Surprise! These Foods Are Not What They Seem

We, Filipinos need to be more aware of the food that we eat and buy. Many of our nanays just buy from grocery shelves and sari-saris without studying product labels, driven by what they see on TV commercials or what they hear from friends.

When a customer is misinformed, they tend to buy products that aren’t what they really are. For instance, some of us may not know that natural is not always organic. Products that claim to be 100% natural or all natural aren’t regulated, so the best thing you can expect them to be is that they don’t contain artificial flavors or hormones.

On the other end, the organic product industry is heavily regulated, and so there’s a good chance that products labeled as organic are indeed free from toxic substances, artificial ingredients, hormones, antibiotics, and other inorganic additives. Still, the best way you can guarantee the organic-ness of your food is to produce them yourselves. You grow them and process them in such a way of preserving their organic features.

Now that you know the difference between organic and natural, here are other things you need to know about food. This may shock you, but it’s always better to be properly informed.
Figs and Wasps
10. Figs and Wasps

Since we are a tropical country where figs aren’t popular or are very expensive, we placed this at #10. Anyway, figs is perhaps the second most popular fruit in the Bible next to grapes. A certain peculiarity about figs make it rather gross or interesting – the fruit contains remnants of an insect called fig wasp. How does this happen? It’s all about pollination and survival. The fig wasps depend on figs to survive and the figs depend on the fig wasps to bear fruit in the so-called mutualism relationship.

The fig flower is inverted so it can’t be pollinated by wind or bees, only fig wasps can do the job. The female fig wasp needs to lay its eggs inside the membrane of the male fig flower (caprifig) where it’s kind of hollow and spacious. However, the female fig wasp can’t tell whether the flower is male or female (which turns into edible figs after pollination). The flower opening is so small that the female fig wasp loses its wings as it enters it.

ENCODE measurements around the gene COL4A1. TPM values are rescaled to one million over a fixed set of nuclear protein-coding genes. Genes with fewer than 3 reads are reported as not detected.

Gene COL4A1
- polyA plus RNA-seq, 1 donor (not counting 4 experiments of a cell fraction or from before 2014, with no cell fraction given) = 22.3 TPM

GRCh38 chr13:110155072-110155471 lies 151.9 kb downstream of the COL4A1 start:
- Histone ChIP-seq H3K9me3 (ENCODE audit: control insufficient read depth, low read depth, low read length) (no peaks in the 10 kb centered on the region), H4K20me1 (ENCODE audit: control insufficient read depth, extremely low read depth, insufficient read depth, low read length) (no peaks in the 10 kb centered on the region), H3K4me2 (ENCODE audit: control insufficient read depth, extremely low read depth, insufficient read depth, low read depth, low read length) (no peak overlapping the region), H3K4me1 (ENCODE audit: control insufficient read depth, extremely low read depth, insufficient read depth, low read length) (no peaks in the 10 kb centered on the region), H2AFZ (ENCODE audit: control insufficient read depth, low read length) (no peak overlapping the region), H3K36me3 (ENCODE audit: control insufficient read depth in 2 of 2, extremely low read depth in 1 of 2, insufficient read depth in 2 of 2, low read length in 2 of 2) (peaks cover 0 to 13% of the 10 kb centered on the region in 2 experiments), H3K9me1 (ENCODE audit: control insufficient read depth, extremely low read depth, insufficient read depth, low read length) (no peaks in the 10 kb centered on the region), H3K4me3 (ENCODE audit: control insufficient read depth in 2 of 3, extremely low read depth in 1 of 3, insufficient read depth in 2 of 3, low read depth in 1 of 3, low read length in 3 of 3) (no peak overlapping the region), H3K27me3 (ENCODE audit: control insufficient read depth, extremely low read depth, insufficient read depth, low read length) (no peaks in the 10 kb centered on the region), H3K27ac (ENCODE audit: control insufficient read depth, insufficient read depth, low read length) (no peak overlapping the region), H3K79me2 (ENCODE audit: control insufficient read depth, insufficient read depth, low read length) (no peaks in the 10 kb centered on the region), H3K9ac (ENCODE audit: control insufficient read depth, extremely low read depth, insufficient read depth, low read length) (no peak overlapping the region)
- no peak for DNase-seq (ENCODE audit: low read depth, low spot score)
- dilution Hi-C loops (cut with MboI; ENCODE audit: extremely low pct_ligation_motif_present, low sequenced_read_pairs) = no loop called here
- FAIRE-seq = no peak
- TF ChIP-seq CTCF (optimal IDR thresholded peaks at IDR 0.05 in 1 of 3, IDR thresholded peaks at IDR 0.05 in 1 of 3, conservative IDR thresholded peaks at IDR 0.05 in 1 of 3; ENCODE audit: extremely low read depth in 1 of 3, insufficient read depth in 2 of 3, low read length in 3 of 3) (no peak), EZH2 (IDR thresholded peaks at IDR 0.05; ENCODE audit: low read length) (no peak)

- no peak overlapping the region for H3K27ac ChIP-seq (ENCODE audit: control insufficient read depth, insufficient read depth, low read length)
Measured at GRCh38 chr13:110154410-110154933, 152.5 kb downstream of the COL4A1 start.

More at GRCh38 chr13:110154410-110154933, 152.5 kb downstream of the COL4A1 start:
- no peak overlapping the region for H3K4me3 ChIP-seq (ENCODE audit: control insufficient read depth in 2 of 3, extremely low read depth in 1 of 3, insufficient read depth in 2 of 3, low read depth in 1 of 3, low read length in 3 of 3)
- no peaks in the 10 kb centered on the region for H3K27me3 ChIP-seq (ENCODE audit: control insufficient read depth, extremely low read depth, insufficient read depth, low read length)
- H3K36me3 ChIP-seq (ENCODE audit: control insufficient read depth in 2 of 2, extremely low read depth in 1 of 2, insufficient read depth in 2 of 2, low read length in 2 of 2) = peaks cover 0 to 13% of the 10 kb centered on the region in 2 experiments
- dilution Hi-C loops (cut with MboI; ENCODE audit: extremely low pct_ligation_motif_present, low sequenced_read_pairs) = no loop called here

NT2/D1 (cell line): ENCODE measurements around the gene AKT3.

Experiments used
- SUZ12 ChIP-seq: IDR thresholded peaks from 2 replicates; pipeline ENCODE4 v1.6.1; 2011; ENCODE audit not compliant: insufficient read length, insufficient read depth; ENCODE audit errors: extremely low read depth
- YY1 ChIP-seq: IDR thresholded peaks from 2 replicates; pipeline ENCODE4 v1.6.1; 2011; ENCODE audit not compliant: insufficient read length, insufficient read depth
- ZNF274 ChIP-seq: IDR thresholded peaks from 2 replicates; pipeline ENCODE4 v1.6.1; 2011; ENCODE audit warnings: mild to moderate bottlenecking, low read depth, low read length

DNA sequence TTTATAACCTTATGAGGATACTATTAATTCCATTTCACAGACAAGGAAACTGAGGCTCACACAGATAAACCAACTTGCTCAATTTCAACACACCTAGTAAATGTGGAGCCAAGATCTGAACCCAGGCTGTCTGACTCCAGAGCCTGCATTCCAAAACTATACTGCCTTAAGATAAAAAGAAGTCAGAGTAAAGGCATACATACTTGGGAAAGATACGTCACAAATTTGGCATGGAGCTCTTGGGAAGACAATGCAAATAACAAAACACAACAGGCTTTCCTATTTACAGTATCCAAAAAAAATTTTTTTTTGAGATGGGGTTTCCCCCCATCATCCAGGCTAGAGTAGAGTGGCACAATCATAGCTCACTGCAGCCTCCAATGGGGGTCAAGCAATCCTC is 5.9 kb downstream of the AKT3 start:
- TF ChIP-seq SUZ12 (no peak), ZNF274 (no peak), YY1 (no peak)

When it enters a male flower, it successfully lays its eggs and dies. The eggs hatch, the male and female wasps mate, the wingless males dig tunnels out of the caprifig and the winged females go out and then start the reproduction process again. These female fig wasps bring with them precious pollen from caprifigs and into edible figs, however, when female fig wasps enter edible figs, they can’t lay their eggs and they die inside the edible fruit. Their death isn’t futile because in turn, they pollinate the female flower, which becomes edible fruit that we eat. It is for this reason that figs aren’t vegan.
elatin vs Gulaman
9. Gelatin vs Gulaman

Speaking of vegan, did you know that gelatin isn’t vegan or plant-based? It’s actually a by-product of boiling various animal parts including bones, marrow, cartilage, etc. Notice beef or pork soup that turns jelly-ish when you put it in the fridge? That’s gelatin at work right there. Far different from “sebo” or animal fat, gelatin is actually not fatty. It contains zero fats and zero cholesterol, as well as zero fiber. On the other hand, gulaman or agar agar is derived from seaweeds or algae. It sets very well, and is very dynamic to use, too. It’s used in various other products like toothpaste, shampoo, etc. Gulaman is vegan, and also contains zero fat and zero cholesterol, but it’s 80% fiber and four times less expensive than gelatin, which makes it a better jelly than gelatin. As a side note, although agar and carrageenan both come from seaweed, agar is harder to melt than carrageenan.